The Neoliberal Era: Postindustrial Society in a New Gilded Age
With the perspective drawn from hindsight, the period from the mid-1970s through the fi rst decade of the twenty-fi rst century now appears to many observers to be a second Gilded Age. The term is used because the period resembles in important ways the fi rst Gilded Age during the late nineteenth century. During that time, great fortunes were built by leading industrialists and bankers, dwarfi ng previous ones accumulated by merchants and slave owners. The economy was marked by frequent fi nancial panics and intense competition among businesses and workers to lower labor cost, and globalization undercut the wages and working conditions of native-born skilled workers. Meanwhile, government offi cials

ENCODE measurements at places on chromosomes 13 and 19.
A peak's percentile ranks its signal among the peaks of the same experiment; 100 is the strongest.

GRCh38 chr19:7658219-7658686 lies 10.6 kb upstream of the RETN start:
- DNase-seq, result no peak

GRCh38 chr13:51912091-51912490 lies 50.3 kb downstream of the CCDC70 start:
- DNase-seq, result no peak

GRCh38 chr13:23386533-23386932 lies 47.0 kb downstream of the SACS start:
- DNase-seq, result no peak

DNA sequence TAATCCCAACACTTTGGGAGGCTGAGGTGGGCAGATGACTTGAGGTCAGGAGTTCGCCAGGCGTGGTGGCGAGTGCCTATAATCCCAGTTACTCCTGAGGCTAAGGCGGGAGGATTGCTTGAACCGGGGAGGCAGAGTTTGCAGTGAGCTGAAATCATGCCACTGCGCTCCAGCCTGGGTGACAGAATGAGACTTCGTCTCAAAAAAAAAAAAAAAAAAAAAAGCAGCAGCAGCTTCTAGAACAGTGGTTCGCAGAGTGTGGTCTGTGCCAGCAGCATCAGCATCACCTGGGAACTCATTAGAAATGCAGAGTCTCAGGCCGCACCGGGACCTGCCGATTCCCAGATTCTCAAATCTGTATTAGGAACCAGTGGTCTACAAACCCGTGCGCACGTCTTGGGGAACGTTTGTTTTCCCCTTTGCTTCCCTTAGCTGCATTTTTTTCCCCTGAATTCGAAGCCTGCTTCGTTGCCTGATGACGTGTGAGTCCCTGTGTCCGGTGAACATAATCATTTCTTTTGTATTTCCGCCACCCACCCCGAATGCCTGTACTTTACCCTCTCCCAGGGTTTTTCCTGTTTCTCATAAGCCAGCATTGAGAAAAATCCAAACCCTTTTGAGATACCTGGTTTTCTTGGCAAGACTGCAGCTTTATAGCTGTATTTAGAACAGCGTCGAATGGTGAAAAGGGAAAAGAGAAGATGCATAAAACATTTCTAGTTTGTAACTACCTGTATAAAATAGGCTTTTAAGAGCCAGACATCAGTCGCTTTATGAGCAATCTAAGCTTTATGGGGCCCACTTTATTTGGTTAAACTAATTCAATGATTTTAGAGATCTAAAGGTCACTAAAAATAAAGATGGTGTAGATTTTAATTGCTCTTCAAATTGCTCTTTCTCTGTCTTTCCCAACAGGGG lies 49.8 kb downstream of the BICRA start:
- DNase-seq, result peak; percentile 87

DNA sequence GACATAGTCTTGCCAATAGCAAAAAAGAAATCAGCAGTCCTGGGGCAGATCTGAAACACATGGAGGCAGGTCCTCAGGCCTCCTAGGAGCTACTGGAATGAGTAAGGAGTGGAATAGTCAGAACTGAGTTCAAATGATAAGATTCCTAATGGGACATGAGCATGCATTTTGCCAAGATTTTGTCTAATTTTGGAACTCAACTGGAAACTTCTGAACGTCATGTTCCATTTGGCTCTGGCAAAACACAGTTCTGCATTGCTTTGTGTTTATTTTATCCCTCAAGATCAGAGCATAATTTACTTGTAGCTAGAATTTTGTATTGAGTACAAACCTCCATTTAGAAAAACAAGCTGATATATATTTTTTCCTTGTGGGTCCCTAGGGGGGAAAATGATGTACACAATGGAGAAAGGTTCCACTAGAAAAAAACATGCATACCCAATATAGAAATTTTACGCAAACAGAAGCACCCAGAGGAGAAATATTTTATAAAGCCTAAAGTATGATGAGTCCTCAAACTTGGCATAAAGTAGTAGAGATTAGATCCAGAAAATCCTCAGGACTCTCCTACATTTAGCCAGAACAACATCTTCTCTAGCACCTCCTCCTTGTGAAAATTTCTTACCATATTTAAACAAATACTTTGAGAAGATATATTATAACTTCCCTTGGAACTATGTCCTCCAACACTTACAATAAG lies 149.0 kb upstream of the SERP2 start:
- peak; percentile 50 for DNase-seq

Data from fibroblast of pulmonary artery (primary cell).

shamelessly accepted bribes and campaign contributions from wealthy entrepreneurs, allowing them to gain special favors from government, and the Supreme Court routinely struck down legislation protecting the interests of workers and consumers and regulating the behavior of business. Political discourse was dominated by the upper class fear that government would redistribute wealth downward toward the working class.